Jeanne Johnstone came to Poland with her husband, a pilot who fought in the Battle of Britain. She sang with almost all the most important bands of the first decade after the war, those referring to swing or Dixieland traditions, as for example a band established by Charles Bovery, a Czech saxophonist based in Poland, or bands like Melomani who flirted with the then-modern bebop.
The second one was Elizabeth Charles, a mixed-race singer from Scotland. When and why she came to Poland is still unknown. From 1945 onwards, she performed with the reactivated Karasiński's Orchestra. For over 5 years, she was also a soloist with Zygmunt Wichary's band, renowned for introducing jazz to mainstream music.
Carmen Moreno who also a soloist for Wichary. Her father was from Mysłowice in Poland, and her mother was from Andalusia. They met in Paris and established the dance and acrobatic duo Los Morenos. Carmen spent her childhood on tour with parents and performed at stages in South America and Western Europe. She debuted in Nice at the age of 5 by dancing the Cuban rumba. She sang for the first time at the age of 7, at the Alhambra Theatre in London. The war put a stop to the good times:
My father died during the war, and in 1945 me and my mother went to Mysłowice, to dad's family. For both of us everything was so remote: the country, people, language, the whole life. None of us thought about coming back on stage: I was 17 and found work as a shop assistant in Sosnowiec... It lasted until 1954 when my neighbour convinced me to go to a rehearsal for a band created by Zygmunt Wichary because they were looking for a singer... I visited half of Europe with him – the second half of course, the one I did not know as a child, meaning Hungary, the German Democratic Republic, Czechoslovakia and the USSR.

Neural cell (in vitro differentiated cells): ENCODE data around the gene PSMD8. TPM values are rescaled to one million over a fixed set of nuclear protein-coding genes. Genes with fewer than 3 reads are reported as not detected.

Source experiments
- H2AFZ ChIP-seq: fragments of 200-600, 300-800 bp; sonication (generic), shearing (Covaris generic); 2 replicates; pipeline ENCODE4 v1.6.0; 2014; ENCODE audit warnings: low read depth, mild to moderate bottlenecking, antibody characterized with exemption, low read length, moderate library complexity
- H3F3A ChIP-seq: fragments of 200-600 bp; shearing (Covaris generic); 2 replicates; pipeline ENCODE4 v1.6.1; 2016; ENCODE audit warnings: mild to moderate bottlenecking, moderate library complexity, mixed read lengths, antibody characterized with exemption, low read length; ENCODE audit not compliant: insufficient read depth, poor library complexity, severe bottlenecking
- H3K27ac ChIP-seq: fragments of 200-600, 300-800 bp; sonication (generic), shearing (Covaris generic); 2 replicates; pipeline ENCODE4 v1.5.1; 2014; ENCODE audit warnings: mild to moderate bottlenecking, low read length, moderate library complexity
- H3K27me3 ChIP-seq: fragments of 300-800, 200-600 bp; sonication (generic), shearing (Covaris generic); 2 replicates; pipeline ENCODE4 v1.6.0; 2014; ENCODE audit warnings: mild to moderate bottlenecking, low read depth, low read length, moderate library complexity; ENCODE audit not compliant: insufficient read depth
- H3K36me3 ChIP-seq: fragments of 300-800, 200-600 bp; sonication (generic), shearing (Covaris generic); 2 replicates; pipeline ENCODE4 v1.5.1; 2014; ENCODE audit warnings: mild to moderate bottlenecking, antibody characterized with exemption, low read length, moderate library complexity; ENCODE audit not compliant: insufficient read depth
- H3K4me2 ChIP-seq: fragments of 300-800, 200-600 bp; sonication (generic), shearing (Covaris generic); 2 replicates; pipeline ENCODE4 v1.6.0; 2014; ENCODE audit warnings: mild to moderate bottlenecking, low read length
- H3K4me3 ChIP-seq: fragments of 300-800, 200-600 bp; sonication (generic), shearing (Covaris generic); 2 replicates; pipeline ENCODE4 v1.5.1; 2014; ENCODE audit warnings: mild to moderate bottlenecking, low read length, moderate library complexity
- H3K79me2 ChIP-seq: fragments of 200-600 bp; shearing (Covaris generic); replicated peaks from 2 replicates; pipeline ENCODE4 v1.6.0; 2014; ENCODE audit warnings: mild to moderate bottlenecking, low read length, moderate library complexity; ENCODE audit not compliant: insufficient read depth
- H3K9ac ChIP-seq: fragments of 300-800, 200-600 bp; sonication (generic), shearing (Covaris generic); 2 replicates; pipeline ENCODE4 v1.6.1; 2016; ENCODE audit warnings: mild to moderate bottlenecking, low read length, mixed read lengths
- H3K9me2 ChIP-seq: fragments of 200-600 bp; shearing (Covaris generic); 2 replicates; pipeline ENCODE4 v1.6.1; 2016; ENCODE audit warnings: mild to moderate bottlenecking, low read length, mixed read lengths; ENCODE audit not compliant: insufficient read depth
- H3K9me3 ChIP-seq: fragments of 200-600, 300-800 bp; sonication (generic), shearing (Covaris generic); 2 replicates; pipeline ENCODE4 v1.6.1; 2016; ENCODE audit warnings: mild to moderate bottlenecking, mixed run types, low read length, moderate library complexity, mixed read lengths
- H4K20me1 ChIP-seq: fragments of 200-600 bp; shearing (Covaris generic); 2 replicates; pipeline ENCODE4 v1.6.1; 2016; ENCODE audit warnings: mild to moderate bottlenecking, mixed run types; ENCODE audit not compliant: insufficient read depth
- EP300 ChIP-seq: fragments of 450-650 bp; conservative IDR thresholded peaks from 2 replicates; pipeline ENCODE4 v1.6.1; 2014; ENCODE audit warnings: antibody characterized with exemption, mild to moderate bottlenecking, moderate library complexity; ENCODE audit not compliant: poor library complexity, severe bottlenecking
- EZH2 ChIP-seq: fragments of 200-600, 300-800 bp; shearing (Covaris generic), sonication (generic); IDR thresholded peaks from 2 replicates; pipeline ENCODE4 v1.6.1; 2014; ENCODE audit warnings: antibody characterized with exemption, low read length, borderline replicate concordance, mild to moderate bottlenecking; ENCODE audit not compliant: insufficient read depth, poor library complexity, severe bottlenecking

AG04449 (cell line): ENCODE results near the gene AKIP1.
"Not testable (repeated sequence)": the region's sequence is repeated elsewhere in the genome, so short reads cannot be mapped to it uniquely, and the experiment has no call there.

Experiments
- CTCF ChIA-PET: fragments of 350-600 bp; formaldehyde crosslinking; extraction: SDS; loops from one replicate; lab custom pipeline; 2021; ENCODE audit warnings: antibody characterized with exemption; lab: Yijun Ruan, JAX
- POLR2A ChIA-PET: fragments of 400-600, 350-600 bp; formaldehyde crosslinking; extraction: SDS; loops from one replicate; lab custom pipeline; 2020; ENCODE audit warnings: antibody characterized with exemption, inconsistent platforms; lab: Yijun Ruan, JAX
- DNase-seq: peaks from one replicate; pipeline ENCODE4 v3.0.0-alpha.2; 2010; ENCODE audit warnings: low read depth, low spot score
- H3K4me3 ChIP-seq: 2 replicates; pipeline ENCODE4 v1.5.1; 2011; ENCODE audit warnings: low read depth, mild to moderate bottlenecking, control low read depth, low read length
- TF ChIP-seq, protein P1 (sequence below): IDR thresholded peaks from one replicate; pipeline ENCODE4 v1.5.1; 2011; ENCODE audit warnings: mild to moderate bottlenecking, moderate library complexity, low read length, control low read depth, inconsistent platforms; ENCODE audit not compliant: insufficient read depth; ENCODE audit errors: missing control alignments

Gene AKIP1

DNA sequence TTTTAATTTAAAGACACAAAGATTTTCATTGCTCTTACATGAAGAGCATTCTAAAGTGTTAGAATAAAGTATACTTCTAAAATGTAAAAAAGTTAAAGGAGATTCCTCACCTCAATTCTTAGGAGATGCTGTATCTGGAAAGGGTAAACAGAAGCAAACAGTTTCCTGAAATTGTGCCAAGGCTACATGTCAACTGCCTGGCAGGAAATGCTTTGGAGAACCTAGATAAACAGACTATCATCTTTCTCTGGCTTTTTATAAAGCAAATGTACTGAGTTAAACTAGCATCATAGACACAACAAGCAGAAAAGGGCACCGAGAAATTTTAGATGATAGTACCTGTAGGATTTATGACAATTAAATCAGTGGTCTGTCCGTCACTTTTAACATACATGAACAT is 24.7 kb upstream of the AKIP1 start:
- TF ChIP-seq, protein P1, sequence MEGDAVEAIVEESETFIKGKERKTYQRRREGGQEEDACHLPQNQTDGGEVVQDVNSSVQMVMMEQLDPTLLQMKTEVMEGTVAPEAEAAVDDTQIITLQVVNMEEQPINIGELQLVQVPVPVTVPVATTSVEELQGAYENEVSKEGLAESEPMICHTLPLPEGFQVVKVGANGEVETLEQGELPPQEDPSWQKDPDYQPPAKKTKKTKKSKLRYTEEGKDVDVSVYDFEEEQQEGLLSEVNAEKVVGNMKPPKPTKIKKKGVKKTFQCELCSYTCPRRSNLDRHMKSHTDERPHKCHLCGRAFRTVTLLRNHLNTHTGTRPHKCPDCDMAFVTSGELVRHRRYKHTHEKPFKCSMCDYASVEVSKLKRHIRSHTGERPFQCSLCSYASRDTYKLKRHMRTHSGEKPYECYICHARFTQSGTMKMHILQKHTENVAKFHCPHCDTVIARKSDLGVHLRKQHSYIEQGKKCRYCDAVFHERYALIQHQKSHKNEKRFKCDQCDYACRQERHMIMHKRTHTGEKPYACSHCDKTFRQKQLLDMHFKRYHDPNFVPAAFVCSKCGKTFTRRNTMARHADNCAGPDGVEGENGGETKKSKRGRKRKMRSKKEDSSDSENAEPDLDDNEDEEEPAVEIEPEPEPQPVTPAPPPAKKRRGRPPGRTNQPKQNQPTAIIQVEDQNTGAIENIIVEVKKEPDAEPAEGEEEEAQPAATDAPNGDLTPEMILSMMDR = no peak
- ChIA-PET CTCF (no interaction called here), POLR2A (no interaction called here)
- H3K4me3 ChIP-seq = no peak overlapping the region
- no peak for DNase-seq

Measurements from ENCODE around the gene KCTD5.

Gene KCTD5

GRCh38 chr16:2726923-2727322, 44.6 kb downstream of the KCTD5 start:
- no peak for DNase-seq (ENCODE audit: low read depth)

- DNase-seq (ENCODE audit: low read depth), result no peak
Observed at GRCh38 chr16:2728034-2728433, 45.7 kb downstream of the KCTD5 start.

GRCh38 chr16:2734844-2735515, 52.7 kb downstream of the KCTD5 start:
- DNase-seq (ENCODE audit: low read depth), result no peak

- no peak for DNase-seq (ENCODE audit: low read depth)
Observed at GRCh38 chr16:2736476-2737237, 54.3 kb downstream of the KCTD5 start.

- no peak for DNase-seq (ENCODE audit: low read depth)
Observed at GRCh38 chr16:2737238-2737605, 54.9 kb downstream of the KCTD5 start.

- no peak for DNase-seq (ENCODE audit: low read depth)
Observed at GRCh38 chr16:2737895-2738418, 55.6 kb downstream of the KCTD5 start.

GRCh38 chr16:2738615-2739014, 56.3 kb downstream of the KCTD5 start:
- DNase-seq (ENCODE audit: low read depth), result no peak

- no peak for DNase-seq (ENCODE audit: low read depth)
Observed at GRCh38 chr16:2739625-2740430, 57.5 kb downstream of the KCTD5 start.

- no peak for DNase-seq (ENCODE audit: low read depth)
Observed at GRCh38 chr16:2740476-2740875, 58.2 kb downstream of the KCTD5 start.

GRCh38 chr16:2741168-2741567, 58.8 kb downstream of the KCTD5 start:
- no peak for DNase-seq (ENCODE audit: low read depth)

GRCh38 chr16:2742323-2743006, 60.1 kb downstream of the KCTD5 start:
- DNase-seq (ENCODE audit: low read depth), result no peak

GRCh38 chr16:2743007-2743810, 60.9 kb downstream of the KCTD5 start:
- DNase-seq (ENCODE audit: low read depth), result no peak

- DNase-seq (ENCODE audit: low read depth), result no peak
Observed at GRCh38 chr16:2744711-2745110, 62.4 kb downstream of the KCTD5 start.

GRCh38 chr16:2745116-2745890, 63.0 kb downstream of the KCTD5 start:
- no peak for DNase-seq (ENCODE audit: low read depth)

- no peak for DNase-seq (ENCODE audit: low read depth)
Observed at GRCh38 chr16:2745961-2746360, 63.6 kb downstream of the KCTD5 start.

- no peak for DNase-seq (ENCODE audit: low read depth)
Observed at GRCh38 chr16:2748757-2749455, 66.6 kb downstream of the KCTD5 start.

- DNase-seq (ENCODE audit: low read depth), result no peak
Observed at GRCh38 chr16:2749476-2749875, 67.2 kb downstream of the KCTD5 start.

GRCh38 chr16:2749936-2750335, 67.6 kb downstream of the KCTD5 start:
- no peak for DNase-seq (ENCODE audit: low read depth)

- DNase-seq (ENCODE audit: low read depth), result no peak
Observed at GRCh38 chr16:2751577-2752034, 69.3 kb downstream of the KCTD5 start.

She was married to Jan Walasek, considered the best saxophonist of the period. And, just like her parents who created a dancing duo, she and her husband created a jazz duo.
The Cosmonauts' anthem and Gypsy beat
Anna German is still a huge name in Poland. One of the streets in Urgench in Uzbekistan is named after her, as well as a celestial body in our solar system discovered by a Soviet astronomer. Moreover, it is not the only connection between the artist and the Soviet space programme. A song called Hope was treated by the astronauts as a kind of talisman – they listened to the song before their missions. Poles revived their love for her after a biographical TV series, but in countries of the former Soviet Union, she has long been treated as an icon, perhaps perhaps because she could sing in Russian without an accent. After all, it was one of her first languages, along with German.
The singer's parents met in today's Uzbekistan. Her mother, Imra Martens, came from a family of Mennonites in the Netherlands, who settled in Kuban to try and avoid religious persecution. Her father, Eugen Hörmann, was the son of a German pastor and born in tsarist Łódź, spending most of his life in Ukraine. He later ended up in central Asia, trying to get to Iran before emigrating to Europe. He decided to stay when he met Imra, but they had to hide from the NKVD. In 1938, when Anna was 2 years old, Eugen was accused of espionage and executed. His wife and daughter were sent to Kyrgyzstan. Imra's second marriage to an officer of the Polish Army under Soviet command meant they could settle in communist Poland after the war.
Another star of the 1960s was also born in the Uzbek Soviet Socialist Republic. Michaj Burano came from a Lovari Romani family. He started performing at the age of 6 with his father's Song and Dance Ensemble of Moldovan Roma. During a tour in Poland, the family stayed in the suburbs of Lublin. Michaj said in an interview for Sztandar Młodych magazine:
My father was the leader of the Roma society in Lublin. He took care of everybody: helping them settle down, providing them with jobs, convincing them to let their children go to schools. He also led a band. But I was not interested in his music. I was listening to the Radio Luxembourg.